Norrie ruling: High Court recognises third category of non specific gender
The High Court has ruled on the NSW Registrar of Births, Deaths and Marriages v Norrie. The case was brought by Sydney resident Norrie May Welby, who after undergoing gender reassignment surgery in the 80s, now identifies as neither male or female and wanted to be registered as a non specific sex.
The High Court has ruled in favour of Norrie who wished to be identified as a non-specified sex on registry documents.
Norrie originally applied to have gender status removed and replaced with 'non-specified' on registry documents in 2010. After initially being approved the decision was revoked as it was suggested it was beyond the scope of the law.
Norrie challenged the decision in the NSW Court of Appeal and won, but the Registry went to the High Court to have this decision overturned. With the High Court’s ruling today, Norrie finally won the battle to be known as gender non-specific.
The case has been watched closely by intersex advocacy groups who initially expressed alarm that Norrie’s petition to be identified as neither male nor female could have ramifications for the nation’s intersex people.
Organisation Intersex International (OII) said Intersex people are recognised by international, national and State/Territory bodies as being born with biological sex characteristics, including genetic, hormonal or anatomical differences, that are not typically male or female. Intersex is about biology, not gender identity.
The High Courts ruling which includes a judegement summary that appears to recognise the diversity of intersex people seems to have alleviated some of these fears.
"It appears from the Judgement Summary that the High Court has recognised diversity in intersex people, and has chosen the neutral term, “non-specific” to describe Norrie’s gender. We are greatly relieved by this welcome decision," OII said in a media statement. "We welcome this assessment. We hope that the media will respect the difference between intersex and transgender, and acknowledge Norrie’s gender classification as “non-specific”.
The Human Rights Law Centre’s Director of Advocacy & Strategic Litigation, Anna Brown, said the decision was of profound importance, given that identity documents such as birth certificates were an important foundation for ensuring equal recognition before the law for gender diverse and intersex people.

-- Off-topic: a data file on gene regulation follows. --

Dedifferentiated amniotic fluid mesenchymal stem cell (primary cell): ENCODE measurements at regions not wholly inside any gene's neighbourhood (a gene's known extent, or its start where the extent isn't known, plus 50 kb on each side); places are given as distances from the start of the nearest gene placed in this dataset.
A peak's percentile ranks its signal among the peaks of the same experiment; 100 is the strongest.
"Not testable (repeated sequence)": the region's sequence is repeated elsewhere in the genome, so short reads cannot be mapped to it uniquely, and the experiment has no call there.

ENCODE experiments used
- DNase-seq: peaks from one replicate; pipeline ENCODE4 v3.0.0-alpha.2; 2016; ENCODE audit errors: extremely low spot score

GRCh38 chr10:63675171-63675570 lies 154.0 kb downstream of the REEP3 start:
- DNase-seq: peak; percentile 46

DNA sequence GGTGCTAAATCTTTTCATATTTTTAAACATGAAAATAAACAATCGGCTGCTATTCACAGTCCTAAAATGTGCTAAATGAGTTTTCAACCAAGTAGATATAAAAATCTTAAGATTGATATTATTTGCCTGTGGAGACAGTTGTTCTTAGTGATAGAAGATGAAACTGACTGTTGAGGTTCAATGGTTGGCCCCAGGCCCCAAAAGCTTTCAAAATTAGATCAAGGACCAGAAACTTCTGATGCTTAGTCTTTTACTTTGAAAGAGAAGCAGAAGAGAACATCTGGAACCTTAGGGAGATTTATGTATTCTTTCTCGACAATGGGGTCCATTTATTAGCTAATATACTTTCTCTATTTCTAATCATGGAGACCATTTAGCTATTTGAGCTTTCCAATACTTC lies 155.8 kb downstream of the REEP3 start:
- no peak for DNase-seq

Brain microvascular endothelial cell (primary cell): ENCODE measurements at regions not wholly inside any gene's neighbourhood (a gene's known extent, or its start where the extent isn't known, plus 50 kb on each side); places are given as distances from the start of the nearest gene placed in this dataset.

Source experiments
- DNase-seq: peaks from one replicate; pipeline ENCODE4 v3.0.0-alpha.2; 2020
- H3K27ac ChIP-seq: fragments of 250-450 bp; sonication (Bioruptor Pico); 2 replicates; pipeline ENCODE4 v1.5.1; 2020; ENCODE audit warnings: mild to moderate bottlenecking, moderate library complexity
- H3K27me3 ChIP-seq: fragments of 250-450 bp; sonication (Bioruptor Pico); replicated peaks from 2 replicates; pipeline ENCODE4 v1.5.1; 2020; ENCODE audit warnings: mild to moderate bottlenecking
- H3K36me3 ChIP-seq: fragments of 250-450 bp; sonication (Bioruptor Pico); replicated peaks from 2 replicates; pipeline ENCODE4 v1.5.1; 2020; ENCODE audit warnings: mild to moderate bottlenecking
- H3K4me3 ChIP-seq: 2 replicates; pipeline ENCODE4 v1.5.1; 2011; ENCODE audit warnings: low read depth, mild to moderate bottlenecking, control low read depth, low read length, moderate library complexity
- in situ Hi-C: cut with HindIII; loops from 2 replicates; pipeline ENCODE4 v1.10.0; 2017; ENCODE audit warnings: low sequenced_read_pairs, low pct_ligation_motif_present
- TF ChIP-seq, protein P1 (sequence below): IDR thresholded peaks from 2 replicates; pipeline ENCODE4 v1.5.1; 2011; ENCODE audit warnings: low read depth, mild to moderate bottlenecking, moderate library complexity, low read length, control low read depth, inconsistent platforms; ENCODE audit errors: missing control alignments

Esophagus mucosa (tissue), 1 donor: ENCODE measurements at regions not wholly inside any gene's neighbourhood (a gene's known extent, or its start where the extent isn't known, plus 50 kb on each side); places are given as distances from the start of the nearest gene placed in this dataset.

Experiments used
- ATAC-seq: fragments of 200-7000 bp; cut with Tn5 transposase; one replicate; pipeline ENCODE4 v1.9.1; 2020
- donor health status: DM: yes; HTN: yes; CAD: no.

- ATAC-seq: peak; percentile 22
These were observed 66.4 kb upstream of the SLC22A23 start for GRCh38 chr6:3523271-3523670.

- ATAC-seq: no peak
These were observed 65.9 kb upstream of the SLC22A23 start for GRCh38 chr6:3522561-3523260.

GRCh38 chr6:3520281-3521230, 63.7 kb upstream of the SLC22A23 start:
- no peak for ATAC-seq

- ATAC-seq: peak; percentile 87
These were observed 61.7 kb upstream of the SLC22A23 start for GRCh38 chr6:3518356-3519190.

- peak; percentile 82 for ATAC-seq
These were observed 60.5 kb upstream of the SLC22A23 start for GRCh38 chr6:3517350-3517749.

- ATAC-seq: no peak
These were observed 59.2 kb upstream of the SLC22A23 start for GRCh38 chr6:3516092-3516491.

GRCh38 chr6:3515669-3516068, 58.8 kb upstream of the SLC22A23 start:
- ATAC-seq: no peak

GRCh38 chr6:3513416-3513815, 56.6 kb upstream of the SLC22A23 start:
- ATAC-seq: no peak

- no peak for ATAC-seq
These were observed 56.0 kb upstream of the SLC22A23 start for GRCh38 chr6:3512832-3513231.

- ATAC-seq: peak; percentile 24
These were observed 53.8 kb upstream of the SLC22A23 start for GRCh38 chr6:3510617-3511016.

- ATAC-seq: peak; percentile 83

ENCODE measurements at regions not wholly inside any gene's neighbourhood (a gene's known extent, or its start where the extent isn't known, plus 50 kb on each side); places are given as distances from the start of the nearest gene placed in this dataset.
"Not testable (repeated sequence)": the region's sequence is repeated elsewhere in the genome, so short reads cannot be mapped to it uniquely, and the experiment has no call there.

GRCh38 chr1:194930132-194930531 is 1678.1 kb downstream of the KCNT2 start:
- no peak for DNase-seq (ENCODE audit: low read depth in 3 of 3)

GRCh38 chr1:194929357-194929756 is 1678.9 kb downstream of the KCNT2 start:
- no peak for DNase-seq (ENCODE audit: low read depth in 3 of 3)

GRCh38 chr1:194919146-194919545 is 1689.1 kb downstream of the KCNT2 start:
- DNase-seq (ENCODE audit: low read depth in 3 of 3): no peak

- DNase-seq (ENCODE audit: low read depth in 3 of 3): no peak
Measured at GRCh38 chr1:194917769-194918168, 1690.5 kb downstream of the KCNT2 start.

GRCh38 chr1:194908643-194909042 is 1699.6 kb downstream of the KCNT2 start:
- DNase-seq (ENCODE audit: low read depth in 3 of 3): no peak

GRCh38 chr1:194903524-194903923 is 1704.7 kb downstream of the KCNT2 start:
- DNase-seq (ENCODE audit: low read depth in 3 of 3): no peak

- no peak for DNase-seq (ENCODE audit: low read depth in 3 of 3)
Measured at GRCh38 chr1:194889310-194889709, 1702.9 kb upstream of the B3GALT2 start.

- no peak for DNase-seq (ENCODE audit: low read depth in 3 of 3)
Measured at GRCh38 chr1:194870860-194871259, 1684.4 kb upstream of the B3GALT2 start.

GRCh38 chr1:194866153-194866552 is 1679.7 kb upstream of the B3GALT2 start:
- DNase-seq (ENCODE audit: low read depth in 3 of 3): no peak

“Sex and gender diverse people face problems every day accessing services and facilities that most Australians can use without thinking twice. It’s essential that our legal systems accurately reflect and accommodate the reality of sex and gender diversity that exists in our society, and the High Court has taken an enormous leap today in achieving that goal,” said Brown.
The Executive Director of A Gender Agenda (AGA), Samuel Rutherford, said the High Court’s decision recognising that “transgender” and “intersex” were not appropriate categories was a relief for gender diverse and intersex people.
AGA’s submission to the court represented a broader group of people affected by this case, whose needs and interests may not have otherwise been raised in the arguments put before the Court.
“This a fantastic decision for gender diverse and intersex people, who simply want to be recognised for who they are. The High Court has also recognised it would be inappropriate for a third category to be labelled “intersex, which means they understood that intersex people often identify as male or female," said Rutherford.
The ACT recently passed a law recognising a gender category other than male or female, NSW will now be the only other state to recognise a third option.
[Image] Norrie May-Welby. Photo: John McRae